Researchers measure the levels of stress hormones in the tail-hair of Asian elephants as a technique to monitor their health and well-being.
A new study by researchers investigates how and when calves learn to use their trunks.
Captive elephants in the country are used for a range of tasks. From hauling timber in the forests to blessing devotees in the temples, they do it all. In a first-of-its-kind study by researchers at the A.V.C. College, Mayiladuthurai, Tamil Nadu, and Dharmapuram Gnanambigai Government Arts College for Women, Mayiladuthurai, have explored how being forced out of their natural and instinctive behaviour affects these majestic megafauna.
It is in the best interest of a tree to ensure that its seeds are dispersed to far off places where they can get good sunlight and nutrition to grow. This is carried out by the help of frugivores, who eat fruits and transport seeds in their gut. A recent study illustrates how irreplaceable elephants are as seed dispersers using computer simulation and three species of trees with large fruits. The study shows that in the absence of elephants no frugivores can disperse seeds as far or as efficiently.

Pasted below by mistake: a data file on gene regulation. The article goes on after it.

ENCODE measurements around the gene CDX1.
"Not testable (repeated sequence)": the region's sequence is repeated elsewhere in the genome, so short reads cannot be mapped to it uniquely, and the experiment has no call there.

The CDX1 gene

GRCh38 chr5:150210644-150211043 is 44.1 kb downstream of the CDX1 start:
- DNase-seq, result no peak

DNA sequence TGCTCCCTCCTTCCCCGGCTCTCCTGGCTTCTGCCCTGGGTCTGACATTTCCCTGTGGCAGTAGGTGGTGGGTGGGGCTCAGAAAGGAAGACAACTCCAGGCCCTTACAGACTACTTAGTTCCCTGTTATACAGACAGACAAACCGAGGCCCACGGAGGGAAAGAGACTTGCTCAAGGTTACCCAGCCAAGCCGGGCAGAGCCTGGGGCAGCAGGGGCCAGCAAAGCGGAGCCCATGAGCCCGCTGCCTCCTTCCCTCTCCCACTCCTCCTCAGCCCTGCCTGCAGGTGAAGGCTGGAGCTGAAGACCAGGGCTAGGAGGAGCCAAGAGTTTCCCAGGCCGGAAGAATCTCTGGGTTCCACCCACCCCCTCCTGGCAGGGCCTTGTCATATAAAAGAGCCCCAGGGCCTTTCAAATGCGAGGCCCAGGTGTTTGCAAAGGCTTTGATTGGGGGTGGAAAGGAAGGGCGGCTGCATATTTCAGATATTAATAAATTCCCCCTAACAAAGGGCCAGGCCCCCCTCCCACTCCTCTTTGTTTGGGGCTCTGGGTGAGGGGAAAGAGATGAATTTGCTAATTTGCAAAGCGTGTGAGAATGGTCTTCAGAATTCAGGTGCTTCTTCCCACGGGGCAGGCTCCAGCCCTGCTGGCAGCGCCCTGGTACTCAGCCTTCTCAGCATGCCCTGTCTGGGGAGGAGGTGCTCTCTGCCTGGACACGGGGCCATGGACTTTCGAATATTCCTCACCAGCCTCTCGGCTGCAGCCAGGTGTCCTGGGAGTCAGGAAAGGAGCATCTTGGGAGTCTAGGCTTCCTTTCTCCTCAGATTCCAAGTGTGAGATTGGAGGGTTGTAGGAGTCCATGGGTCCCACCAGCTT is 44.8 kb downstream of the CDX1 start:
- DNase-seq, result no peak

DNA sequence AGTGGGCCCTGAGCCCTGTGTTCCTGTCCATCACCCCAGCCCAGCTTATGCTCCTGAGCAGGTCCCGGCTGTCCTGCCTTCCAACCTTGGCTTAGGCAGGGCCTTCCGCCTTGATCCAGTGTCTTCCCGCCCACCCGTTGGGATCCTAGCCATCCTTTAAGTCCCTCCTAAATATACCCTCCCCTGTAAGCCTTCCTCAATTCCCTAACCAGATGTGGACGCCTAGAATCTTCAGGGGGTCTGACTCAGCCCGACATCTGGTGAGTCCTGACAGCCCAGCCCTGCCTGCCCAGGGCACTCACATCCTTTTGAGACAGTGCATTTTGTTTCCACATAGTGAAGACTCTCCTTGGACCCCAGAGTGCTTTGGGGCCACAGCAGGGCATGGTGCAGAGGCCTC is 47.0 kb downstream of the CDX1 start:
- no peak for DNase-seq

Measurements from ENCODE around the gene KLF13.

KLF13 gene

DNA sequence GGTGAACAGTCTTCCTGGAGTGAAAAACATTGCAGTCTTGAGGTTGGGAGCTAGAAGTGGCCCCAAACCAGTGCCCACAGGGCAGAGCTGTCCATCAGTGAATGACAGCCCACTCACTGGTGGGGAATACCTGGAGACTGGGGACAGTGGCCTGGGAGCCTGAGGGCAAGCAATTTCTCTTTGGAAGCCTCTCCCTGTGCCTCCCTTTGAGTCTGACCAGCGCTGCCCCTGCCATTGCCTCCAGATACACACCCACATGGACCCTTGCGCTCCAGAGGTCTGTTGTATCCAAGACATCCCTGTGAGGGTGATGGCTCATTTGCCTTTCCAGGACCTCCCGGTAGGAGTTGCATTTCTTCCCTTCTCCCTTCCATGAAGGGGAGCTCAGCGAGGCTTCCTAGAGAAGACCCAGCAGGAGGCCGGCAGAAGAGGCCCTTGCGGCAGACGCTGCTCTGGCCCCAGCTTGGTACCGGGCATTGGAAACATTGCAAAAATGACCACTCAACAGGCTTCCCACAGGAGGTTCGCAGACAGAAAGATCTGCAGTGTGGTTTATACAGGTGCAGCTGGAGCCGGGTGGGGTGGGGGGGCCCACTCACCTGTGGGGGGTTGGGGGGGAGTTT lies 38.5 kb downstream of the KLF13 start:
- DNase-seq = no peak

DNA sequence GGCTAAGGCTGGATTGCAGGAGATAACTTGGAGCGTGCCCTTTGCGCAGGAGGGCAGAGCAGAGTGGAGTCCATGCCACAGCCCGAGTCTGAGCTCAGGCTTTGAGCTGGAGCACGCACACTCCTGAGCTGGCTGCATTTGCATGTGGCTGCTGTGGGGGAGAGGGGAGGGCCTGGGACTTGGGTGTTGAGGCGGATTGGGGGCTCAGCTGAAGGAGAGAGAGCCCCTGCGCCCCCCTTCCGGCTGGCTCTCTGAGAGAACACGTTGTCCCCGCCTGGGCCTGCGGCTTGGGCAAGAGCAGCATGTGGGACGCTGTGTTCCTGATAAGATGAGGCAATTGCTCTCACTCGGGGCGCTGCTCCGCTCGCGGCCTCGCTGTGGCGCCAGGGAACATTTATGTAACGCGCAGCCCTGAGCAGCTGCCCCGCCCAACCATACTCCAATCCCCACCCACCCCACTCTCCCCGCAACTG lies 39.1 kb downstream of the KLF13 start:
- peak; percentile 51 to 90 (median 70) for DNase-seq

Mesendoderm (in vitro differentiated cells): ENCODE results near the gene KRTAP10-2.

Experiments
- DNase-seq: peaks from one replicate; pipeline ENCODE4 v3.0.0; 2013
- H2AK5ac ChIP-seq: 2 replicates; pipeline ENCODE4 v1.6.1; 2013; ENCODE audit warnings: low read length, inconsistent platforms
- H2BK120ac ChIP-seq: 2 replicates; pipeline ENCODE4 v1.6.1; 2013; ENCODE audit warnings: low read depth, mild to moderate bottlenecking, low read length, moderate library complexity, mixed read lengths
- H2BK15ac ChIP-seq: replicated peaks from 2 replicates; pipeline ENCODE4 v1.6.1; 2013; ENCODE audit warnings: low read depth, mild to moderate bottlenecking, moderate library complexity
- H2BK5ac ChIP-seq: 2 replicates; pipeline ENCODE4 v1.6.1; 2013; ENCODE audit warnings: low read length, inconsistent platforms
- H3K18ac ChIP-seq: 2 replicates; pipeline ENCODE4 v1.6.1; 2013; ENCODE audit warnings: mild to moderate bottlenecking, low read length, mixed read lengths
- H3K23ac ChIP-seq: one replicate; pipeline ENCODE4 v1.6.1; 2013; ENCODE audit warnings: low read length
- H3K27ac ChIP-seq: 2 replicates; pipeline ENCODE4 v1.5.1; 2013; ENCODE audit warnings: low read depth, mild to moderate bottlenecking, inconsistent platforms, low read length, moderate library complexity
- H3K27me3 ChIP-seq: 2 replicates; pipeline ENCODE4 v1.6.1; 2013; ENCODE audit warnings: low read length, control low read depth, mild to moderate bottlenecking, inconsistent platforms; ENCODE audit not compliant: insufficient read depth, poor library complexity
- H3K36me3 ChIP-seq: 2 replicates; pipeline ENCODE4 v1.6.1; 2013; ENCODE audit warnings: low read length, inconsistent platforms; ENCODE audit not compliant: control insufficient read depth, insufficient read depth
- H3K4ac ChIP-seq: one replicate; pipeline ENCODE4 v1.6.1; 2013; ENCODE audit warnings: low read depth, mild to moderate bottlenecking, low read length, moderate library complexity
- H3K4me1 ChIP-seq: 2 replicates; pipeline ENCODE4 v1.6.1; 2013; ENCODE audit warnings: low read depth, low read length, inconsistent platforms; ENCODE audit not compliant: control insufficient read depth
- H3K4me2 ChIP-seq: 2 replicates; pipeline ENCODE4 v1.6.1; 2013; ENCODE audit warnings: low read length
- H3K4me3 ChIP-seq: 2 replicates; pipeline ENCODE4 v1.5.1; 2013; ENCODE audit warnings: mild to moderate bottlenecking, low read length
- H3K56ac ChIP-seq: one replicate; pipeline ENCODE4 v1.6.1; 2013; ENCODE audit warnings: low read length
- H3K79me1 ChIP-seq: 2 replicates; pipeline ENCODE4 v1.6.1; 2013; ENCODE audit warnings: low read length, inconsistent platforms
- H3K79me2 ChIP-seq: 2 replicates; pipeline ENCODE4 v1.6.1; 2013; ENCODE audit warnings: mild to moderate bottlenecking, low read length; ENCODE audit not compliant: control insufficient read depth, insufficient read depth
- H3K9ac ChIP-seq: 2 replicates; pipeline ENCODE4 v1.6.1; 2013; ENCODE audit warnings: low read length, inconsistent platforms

Conserving wildlife seems to be the biggest concern for most ecologists who think habitat destruction, coupled with climate change, can spell doom for many animals on earth. The first step to know how badly a particular species is affected is by counting them. As simple as it sounds, counting populations, especially in the wild, is a daunting task. In addition to the sheer physical strain, social structures of certain animals like the elephants could result in errors in such population estimations. Now, a new study has leveraged the power of computer simulations to accurately estimate wild populations at the comfort of your desk.